My last to try from the Steepster select box. Green oolongs are usually not something I prefer due to their florality, so I’m not really expecting to be bowled over by this. But, after reading the story of the tea itself and the farm it comes from I am curious to give it a try.
Steeped gong fu method per the Eco-Cha website instructions.
First steep, 1:10.
Smells of butter, tastes strongly floral. Reminds me strongly of a Ti Kwan Yin (though without that thick, oily mouthfeel), down to the tightly rolled balls that constitute the appearance of the dry leaf. Perhaps I am imagining it but as the tea cools I do think there’s an indistinct fruitiness that is trying to assert itself. Those flowers are pretty tough to contend with, though. A pretty yellow liquor and zero bitterness.
Seconds steep, 1:30.
Now that some of the leaves have unfurled I am seeing a lot of branches still attached. Interesting. I wonder how they were concealed? Did those tight little leaf balls really contain that? Mm.. the dry leaf now holds a very sweet pear note. I hope the liquor does as well. It has, sort of. The floral note is still the strongest but fruit (apples or pear) has become more obvious too. Much more juicy and sweet to taste. Definitely like this steeping better.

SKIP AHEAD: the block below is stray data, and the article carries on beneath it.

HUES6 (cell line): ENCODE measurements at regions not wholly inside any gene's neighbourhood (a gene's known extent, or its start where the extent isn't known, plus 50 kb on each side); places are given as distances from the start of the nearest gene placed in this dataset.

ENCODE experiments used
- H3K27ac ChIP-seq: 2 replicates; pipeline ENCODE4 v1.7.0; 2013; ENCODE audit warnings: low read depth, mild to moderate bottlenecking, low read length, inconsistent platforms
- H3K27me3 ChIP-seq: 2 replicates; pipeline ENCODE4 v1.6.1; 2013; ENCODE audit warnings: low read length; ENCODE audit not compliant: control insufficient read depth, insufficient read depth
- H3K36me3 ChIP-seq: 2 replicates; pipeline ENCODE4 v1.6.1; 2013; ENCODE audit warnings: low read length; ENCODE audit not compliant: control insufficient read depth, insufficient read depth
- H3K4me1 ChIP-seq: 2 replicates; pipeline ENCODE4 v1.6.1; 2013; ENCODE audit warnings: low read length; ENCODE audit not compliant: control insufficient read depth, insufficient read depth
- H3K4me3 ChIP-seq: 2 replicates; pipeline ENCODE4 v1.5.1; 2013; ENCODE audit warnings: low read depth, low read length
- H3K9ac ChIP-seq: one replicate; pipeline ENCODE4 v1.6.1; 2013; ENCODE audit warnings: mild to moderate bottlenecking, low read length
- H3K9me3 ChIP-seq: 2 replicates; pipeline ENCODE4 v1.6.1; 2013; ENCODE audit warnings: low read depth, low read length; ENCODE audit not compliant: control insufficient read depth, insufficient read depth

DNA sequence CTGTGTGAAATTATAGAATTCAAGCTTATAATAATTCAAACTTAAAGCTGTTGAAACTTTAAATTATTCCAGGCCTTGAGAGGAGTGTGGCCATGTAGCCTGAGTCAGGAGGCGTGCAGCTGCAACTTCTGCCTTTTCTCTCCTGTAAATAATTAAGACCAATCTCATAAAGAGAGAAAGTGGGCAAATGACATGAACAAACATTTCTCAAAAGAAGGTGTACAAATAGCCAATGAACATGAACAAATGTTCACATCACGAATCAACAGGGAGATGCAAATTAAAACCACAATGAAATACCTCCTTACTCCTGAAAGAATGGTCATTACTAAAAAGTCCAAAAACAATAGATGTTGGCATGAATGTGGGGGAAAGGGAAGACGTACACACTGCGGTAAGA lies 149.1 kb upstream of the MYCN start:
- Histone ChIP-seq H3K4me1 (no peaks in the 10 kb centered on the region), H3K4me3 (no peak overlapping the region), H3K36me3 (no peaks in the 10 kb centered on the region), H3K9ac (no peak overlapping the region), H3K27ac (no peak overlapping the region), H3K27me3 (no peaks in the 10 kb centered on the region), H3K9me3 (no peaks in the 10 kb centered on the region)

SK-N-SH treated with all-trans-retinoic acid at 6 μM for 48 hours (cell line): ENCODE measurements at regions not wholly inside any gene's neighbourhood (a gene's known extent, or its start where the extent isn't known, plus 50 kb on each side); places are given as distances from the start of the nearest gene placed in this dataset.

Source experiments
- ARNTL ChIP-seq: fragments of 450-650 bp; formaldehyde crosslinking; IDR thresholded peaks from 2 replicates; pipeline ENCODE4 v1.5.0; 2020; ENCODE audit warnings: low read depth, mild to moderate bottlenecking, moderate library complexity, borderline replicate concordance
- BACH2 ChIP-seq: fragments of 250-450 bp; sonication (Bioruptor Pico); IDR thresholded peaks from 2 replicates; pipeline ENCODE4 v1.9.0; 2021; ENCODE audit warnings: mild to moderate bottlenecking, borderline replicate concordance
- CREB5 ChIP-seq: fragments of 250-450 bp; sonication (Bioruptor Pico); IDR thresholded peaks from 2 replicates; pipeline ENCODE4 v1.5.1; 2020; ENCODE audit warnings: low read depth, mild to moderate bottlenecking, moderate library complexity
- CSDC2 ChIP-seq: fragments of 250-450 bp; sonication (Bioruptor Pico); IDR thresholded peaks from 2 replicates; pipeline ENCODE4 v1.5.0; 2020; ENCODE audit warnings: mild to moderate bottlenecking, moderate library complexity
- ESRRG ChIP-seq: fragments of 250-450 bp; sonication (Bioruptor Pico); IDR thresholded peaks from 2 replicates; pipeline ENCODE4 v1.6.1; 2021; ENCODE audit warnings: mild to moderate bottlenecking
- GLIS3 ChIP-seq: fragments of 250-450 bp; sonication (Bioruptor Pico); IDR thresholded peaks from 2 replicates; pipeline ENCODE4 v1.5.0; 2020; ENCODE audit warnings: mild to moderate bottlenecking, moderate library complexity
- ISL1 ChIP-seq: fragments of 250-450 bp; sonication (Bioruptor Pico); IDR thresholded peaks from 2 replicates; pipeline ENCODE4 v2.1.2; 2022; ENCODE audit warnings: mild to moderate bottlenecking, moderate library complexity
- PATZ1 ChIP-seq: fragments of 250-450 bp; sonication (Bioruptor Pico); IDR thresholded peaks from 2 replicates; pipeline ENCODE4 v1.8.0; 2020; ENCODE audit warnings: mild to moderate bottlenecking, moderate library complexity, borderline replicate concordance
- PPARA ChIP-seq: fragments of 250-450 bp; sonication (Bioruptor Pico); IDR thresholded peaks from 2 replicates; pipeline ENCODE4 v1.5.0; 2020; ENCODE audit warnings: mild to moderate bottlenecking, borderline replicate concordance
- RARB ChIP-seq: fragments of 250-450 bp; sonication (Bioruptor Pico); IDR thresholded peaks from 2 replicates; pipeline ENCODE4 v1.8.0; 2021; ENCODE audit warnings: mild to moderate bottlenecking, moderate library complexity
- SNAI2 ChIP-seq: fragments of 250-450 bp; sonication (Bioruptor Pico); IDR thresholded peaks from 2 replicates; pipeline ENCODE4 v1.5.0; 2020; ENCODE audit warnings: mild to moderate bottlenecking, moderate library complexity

Third steep, 1:50.
In the smell of the dry leaf – flowers again, a darker, spiced fruit. Cinnamon, strangely enough. This steeping has considerably less floral and is becoming a bit astringent. A mix of astringence and fruit, but the flavor is waning in general.
Fourth steep, 2:20.
This will be my last steeping, as it’s really really light on flavor now…almost tasteless. Flowers are back, fruit is gone. It’s come full circle, if you will.
I will say this was an enjoyable experience. It solidified what I already knew about my tastes and greener oolongs. Still, it was the first time I’d ever gotten to do a gaiwan steeping of a green oolong and there is a lot to being able to smell and examine the leaf between steepings. It was quite relaxing and a great exercise in mindfulness, and that’s never a bad thing.